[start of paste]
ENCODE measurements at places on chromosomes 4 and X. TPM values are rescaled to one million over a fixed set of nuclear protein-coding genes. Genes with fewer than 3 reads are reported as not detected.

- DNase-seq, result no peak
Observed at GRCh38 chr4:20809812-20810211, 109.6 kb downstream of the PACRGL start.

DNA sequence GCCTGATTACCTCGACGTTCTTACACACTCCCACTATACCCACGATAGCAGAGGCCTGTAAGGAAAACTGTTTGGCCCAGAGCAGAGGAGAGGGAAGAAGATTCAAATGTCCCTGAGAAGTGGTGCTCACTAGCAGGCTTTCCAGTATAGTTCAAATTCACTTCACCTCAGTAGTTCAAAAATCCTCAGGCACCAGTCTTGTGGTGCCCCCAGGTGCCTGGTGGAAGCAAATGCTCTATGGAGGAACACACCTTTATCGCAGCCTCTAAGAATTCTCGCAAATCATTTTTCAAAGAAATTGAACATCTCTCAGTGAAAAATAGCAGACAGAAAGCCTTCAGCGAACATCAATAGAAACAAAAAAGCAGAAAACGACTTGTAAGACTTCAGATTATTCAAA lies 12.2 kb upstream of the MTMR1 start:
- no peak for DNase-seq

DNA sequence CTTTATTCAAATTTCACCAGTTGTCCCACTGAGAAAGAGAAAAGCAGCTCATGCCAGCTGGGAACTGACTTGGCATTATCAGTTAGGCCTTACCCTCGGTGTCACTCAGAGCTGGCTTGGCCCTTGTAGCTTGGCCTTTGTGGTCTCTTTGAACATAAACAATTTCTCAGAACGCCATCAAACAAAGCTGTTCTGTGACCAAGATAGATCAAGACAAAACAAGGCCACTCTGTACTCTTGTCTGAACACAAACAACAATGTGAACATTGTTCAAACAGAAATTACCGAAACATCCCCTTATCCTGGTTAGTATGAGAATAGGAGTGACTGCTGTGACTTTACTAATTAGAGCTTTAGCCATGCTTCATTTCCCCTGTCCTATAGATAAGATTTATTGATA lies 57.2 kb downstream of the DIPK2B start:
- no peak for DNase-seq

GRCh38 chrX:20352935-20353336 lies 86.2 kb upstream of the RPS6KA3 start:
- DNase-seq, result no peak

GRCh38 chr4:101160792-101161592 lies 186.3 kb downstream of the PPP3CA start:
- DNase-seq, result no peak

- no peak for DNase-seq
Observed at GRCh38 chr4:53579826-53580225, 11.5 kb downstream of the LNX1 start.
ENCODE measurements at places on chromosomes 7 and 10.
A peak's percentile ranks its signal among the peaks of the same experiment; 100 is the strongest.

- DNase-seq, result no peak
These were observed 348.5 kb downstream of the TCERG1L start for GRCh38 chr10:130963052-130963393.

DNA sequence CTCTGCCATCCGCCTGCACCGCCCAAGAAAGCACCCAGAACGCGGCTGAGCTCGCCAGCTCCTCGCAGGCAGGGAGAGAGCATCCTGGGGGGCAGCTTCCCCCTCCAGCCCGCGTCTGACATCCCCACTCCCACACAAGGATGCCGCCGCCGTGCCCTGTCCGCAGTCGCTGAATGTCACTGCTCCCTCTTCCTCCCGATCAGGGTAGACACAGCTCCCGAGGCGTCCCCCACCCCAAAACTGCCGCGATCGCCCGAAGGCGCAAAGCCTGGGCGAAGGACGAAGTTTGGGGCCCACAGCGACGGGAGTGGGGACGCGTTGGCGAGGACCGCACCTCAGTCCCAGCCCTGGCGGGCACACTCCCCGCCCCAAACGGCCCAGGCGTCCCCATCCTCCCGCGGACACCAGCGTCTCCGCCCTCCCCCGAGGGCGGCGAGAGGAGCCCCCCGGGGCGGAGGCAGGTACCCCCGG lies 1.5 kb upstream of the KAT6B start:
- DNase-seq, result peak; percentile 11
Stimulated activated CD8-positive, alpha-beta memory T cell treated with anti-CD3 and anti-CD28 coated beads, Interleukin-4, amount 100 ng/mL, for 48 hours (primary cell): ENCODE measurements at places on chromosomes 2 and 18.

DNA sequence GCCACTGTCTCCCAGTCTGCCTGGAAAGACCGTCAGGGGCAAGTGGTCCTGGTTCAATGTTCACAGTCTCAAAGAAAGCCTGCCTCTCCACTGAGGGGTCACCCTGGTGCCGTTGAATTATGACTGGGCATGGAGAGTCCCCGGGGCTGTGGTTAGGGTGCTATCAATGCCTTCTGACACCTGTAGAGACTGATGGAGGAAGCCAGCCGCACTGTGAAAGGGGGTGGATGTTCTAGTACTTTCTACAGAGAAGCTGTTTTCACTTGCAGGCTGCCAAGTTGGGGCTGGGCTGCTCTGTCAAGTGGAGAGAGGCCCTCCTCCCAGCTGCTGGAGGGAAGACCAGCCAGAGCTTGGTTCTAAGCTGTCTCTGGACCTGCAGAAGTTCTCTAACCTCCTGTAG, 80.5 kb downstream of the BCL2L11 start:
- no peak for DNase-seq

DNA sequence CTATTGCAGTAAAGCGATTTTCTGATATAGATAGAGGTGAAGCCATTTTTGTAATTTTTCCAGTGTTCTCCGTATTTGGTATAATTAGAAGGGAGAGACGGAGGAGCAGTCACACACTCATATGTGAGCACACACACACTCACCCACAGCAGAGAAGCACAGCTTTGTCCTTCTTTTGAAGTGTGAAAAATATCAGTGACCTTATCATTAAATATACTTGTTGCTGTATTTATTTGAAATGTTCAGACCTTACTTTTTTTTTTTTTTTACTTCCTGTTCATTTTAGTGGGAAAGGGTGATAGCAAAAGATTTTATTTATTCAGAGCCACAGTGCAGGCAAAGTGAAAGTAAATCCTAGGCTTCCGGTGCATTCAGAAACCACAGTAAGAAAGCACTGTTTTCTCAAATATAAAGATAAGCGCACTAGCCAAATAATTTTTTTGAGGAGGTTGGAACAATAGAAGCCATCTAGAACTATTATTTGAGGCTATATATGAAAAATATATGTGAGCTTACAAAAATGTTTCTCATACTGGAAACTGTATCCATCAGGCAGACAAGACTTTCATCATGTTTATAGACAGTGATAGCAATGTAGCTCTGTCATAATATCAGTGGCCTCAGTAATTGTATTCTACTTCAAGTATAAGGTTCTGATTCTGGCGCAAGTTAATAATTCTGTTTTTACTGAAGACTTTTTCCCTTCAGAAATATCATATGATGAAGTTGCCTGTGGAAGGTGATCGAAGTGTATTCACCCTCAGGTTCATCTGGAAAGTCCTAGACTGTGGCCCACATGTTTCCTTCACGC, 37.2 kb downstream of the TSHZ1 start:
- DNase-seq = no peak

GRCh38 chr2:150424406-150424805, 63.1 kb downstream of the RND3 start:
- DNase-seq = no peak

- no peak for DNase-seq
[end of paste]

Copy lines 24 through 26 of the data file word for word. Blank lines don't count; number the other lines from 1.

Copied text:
- DNase-seq = no peak

GRCh38 chr2:150424406-150424805, 63.1 kb downstream of the RND3 start:
- DNase-seq = no peak